At this point, sponsors are getting more comfortable with the notion of virtual events. They understand that virtual booths are really not a thing. Instead, these events need to be treated as an opportunity to introduce your brand to far more people than would see you at a real event. That means one thing: commercials.

This goes back to TV once again. Between segments, there are always a few commercials that take place—anywhere from 30-60 seconds. This should be no different. When a series of talks are over, cut to commercial break, run a few ads and then return to the show.

There’s also an opportunity here for the publisher to become even more consultative and helpful to the sponsor. As part of their spend, create the advertisement for them. Obviously you’d need to figure out what the right price point is for this, but it’d be a good opportunity to ensure a certain quality to the advertisement.

Sum it up…

Events have changed. Even when we’re allowed to do in-person ones, I think we’re going to see more of these virtual events sticking around.

But it’s important to understand that the style of event has to change. Long, boring panels won’t cut it anymore. We need to both inform and entertain and punchier, TV-like content can help do that.

Additionally, we need to provide some opportunity for networking. I believe it requires a more hands on approach from the event organizer, but operationally, that can start to get tricky.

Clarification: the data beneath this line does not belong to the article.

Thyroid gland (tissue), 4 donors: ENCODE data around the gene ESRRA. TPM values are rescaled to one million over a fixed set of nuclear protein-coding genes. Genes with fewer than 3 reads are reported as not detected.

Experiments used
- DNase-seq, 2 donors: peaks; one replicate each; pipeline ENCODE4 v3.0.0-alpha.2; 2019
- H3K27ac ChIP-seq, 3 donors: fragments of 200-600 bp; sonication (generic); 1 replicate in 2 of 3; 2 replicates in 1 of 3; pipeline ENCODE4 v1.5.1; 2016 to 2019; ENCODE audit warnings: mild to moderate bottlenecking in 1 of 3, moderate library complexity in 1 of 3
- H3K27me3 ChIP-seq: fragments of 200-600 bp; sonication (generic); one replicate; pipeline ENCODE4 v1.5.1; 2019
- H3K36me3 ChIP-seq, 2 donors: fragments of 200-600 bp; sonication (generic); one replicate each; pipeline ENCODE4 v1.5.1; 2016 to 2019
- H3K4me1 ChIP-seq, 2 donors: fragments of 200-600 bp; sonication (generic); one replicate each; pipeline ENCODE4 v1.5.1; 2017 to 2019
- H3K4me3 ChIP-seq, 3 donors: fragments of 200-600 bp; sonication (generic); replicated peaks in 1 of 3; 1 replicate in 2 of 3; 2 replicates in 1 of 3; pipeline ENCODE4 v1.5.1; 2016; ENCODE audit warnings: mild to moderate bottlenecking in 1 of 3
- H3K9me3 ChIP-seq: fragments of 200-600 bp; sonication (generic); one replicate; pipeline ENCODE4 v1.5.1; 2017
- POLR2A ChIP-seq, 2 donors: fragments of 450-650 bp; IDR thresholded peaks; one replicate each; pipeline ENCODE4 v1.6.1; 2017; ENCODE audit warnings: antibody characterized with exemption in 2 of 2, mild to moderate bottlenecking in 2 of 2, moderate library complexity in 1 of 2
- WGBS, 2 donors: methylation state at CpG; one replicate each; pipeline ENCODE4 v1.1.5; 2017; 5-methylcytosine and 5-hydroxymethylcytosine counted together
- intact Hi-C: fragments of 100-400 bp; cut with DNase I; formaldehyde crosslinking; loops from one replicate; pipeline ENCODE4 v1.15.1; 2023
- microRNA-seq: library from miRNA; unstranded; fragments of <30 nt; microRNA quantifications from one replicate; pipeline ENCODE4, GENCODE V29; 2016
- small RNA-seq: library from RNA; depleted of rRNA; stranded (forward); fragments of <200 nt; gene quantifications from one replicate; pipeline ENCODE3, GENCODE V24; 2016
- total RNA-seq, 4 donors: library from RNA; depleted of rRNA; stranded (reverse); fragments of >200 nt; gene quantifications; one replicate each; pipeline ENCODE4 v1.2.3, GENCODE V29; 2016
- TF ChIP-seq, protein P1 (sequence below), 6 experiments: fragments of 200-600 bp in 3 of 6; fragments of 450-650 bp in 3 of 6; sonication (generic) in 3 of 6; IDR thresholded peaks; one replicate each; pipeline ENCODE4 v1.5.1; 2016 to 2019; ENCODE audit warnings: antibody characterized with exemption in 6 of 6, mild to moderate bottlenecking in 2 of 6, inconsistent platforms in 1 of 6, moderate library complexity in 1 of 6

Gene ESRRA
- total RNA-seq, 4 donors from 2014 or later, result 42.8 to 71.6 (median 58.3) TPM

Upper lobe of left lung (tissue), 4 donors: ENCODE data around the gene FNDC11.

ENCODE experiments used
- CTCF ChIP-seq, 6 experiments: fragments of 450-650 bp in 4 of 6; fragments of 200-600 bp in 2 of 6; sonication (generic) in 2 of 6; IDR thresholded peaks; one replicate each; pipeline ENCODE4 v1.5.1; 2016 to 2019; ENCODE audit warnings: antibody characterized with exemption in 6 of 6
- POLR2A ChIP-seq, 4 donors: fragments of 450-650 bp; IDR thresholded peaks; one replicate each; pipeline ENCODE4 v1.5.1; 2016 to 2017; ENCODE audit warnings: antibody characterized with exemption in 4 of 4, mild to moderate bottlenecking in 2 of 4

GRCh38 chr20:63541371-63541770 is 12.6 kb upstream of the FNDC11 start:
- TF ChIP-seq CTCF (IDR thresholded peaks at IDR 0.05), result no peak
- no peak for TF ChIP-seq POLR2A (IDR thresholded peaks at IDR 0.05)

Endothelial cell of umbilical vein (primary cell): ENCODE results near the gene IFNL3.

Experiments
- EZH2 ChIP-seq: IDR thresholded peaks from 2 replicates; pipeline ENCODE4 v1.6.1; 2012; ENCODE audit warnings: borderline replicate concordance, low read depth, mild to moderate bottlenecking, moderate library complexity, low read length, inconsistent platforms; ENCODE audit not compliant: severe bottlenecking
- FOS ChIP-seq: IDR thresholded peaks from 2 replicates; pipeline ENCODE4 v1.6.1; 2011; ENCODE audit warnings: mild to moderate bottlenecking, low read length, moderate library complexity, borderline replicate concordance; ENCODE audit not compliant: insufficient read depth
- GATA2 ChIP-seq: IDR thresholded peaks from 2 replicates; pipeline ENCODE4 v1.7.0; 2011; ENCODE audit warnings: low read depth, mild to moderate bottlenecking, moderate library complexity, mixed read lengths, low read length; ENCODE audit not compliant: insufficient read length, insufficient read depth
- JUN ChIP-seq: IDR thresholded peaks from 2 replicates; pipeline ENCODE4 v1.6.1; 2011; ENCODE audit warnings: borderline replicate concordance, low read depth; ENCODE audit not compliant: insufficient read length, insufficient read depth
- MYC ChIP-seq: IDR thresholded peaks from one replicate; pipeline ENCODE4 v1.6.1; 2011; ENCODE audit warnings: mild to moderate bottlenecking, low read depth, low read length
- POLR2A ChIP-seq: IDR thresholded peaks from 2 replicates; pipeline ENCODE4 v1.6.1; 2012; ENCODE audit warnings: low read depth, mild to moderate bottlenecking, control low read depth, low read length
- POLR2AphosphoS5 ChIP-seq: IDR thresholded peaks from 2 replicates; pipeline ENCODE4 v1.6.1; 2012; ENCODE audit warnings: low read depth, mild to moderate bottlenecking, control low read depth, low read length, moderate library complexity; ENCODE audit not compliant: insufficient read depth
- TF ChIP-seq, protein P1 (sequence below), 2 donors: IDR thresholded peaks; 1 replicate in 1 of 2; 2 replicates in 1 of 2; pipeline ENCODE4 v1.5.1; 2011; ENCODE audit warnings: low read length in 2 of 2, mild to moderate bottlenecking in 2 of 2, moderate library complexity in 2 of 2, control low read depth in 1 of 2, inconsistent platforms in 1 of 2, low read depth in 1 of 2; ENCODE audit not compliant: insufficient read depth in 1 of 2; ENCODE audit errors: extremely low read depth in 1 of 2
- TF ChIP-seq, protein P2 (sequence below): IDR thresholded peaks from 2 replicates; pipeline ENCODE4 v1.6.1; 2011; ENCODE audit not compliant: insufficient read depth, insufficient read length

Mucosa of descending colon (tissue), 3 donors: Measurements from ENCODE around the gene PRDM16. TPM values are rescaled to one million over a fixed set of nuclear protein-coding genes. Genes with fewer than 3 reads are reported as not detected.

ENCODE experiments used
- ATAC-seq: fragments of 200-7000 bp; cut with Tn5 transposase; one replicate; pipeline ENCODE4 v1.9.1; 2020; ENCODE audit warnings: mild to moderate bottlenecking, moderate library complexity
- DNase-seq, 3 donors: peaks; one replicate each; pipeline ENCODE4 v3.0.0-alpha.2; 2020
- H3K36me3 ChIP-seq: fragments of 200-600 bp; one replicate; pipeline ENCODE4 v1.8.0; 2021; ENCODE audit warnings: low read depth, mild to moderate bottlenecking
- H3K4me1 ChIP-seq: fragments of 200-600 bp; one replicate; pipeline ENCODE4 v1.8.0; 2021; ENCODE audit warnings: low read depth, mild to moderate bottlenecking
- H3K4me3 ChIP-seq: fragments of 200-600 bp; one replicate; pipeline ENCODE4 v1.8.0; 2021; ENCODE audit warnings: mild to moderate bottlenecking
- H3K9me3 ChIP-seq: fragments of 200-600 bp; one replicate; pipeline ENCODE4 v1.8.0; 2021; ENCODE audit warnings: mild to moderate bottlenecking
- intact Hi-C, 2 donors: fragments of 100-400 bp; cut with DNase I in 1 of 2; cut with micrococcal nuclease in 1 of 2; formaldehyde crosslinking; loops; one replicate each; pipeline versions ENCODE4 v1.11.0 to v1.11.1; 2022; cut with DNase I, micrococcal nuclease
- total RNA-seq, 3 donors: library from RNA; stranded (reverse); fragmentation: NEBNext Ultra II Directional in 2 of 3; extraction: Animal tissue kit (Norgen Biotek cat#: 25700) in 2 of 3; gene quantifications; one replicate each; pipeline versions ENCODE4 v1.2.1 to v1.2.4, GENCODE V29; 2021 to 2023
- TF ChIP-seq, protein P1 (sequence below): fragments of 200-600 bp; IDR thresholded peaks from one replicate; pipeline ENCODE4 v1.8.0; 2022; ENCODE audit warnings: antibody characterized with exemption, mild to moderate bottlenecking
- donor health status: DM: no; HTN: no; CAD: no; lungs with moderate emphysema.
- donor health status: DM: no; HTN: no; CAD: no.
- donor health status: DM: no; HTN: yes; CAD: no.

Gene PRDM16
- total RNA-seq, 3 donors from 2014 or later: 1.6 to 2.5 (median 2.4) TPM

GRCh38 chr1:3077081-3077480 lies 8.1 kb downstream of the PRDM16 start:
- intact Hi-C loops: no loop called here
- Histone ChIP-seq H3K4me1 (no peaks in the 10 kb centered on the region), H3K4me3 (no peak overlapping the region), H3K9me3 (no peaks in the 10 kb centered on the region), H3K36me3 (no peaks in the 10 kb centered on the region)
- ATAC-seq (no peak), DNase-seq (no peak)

Finally, the business model needs to evolve. Organizers should think about events as a way to retain subscribers rather than generating new ticket revenue. However, we should be trying to get sponsors to run commercials during the show.

To make it even better for the sponsor, when the show is all done, you’ve got a ton of content you can distribute on your site. Run those same commercials as pre-roll to this video and your sponsors will get even more value.

All in all, I think we need to accept that the way we’re used to doing events is no longer an acceptable format. We need to compete for people’s attention. That means creating a better product.


Thanks for reading. If you have thoughts, leave it in the comments below. And as always, thank you so much for being a premium member. Have a great weekend!

Join A Media Operator

Consider becoming a premium member so you can receive even more analysis and insights.